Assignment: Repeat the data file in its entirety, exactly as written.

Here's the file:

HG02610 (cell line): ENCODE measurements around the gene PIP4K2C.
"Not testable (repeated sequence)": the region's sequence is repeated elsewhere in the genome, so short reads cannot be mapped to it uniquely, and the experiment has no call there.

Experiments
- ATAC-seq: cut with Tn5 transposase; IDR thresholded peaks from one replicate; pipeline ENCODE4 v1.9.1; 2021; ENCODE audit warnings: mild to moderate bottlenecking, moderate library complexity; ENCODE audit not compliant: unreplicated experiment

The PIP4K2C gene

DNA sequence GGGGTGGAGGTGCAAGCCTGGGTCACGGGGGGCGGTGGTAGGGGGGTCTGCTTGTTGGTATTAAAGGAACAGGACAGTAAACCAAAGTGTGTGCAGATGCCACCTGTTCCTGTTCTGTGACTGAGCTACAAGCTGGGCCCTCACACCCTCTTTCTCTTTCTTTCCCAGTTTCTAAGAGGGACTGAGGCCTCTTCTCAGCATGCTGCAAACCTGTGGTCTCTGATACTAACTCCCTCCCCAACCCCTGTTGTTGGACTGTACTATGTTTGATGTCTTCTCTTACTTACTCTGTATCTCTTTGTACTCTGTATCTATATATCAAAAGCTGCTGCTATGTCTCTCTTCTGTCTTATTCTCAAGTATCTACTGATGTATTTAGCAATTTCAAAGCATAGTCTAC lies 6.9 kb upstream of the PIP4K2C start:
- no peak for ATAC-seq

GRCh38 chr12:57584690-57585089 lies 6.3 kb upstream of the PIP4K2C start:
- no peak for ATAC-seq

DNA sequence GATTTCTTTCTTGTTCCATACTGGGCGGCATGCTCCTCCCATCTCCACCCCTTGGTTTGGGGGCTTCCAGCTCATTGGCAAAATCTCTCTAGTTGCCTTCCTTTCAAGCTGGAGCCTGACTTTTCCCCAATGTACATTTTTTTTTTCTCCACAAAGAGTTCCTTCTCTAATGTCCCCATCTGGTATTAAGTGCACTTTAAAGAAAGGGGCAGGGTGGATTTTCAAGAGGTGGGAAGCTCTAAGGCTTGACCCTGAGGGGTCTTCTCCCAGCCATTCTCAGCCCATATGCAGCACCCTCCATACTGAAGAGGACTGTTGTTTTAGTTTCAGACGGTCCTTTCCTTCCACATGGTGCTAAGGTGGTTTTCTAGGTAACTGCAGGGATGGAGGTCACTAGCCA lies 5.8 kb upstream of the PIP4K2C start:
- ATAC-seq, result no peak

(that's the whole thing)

HG02610 (cell line): ENCODE measurements around the gene PIP4K2C.
"Not testable (repeated sequence)": the region's sequence is repeated elsewhere in the genome, so short reads cannot be mapped to it uniquely, and the experiment has no call there.

Experiments
- ATAC-seq: cut with Tn5 transposase; IDR thresholded peaks from one replicate; pipeline ENCODE4 v1.9.1; 2021; ENCODE audit warnings: mild to moderate bottlenecking, moderate library complexity; ENCODE audit not compliant: unreplicated experiment

The PIP4K2C gene

DNA sequence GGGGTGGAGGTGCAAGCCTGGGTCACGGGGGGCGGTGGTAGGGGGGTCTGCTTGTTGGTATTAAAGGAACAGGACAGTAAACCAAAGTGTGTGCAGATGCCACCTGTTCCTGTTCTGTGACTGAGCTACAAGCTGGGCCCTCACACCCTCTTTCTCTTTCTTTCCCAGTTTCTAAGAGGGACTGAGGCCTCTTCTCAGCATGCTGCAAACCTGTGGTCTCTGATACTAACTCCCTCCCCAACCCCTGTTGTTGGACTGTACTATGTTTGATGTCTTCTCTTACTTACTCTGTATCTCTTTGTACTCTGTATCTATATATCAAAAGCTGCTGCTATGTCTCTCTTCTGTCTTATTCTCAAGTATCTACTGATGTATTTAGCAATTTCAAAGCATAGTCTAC lies 6.9 kb upstream of the PIP4K2C start:
- no peak for ATAC-seq

GRCh38 chr12:57584690-57585089 lies 6.3 kb upstream of the PIP4K2C start:
- no peak for ATAC-seq

DNA sequence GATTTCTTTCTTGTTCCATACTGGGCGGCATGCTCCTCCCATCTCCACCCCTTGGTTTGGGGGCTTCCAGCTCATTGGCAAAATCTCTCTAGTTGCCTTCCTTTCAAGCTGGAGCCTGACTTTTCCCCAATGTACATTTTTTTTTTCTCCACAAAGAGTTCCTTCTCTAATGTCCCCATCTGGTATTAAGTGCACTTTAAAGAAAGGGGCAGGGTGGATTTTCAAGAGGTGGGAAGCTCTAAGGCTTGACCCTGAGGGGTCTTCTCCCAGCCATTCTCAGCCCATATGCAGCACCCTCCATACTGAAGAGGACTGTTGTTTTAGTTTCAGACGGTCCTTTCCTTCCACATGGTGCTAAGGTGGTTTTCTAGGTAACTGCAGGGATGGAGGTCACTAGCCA lies 5.8 kb upstream of the PIP4K2C start:
- ATAC-seq, result no peak